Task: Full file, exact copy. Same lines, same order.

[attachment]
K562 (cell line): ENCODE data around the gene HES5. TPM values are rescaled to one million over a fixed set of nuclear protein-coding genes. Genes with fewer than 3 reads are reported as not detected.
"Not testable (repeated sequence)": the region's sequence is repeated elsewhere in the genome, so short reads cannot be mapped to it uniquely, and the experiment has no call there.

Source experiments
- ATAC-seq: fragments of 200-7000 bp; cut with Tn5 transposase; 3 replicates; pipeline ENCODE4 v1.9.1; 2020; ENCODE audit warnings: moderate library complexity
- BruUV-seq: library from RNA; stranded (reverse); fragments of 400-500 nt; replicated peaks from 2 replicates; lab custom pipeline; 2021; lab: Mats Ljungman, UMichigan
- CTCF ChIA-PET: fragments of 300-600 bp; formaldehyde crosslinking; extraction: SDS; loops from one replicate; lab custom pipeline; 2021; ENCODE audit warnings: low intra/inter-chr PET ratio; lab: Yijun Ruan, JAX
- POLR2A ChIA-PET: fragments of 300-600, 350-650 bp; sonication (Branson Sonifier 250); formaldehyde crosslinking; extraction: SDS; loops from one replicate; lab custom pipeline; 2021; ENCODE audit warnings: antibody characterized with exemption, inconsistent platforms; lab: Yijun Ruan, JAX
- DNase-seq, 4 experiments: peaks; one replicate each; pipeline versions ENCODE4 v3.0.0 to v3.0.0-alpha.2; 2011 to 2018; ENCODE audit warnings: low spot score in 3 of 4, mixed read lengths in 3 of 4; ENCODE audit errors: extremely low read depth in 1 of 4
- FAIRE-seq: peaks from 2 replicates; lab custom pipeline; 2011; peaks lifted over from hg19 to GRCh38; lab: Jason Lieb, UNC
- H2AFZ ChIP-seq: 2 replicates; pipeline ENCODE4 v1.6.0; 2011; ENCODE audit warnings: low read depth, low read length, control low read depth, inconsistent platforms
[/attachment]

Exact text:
K562 (cell line): ENCODE data around the gene HES5. TPM values are rescaled to one million over a fixed set of nuclear protein-coding genes. Genes with fewer than 3 reads are reported as not detected.
"Not testable (repeated sequence)": the region's sequence is repeated elsewhere in the genome, so short reads cannot be mapped to it uniquely, and the experiment has no call there.

Source experiments
- ATAC-seq: fragments of 200-7000 bp; cut with Tn5 transposase; 3 replicates; pipeline ENCODE4 v1.9.1; 2020; ENCODE audit warnings: moderate library complexity
- BruUV-seq: library from RNA; stranded (reverse); fragments of 400-500 nt; replicated peaks from 2 replicates; lab custom pipeline; 2021; lab: Mats Ljungman, UMichigan
- CTCF ChIA-PET: fragments of 300-600 bp; formaldehyde crosslinking; extraction: SDS; loops from one replicate; lab custom pipeline; 2021; ENCODE audit warnings: low intra/inter-chr PET ratio; lab: Yijun Ruan, JAX
- POLR2A ChIA-PET: fragments of 300-600, 350-650 bp; sonication (Branson Sonifier 250); formaldehyde crosslinking; extraction: SDS; loops from one replicate; lab custom pipeline; 2021; ENCODE audit warnings: antibody characterized with exemption, inconsistent platforms; lab: Yijun Ruan, JAX
- DNase-seq, 4 experiments: peaks; one replicate each; pipeline versions ENCODE4 v3.0.0 to v3.0.0-alpha.2; 2011 to 2018; ENCODE audit warnings: low spot score in 3 of 4, mixed read lengths in 3 of 4; ENCODE audit errors: extremely low read depth in 1 of 4
- FAIRE-seq: peaks from 2 replicates; lab custom pipeline; 2011; peaks lifted over from hg19 to GRCh38; lab: Jason Lieb, UNC
- H2AFZ ChIP-seq: 2 replicates; pipeline ENCODE4 v1.6.0; 2011; ENCODE audit warnings: low read depth, low read length, control low read depth, inconsistent platforms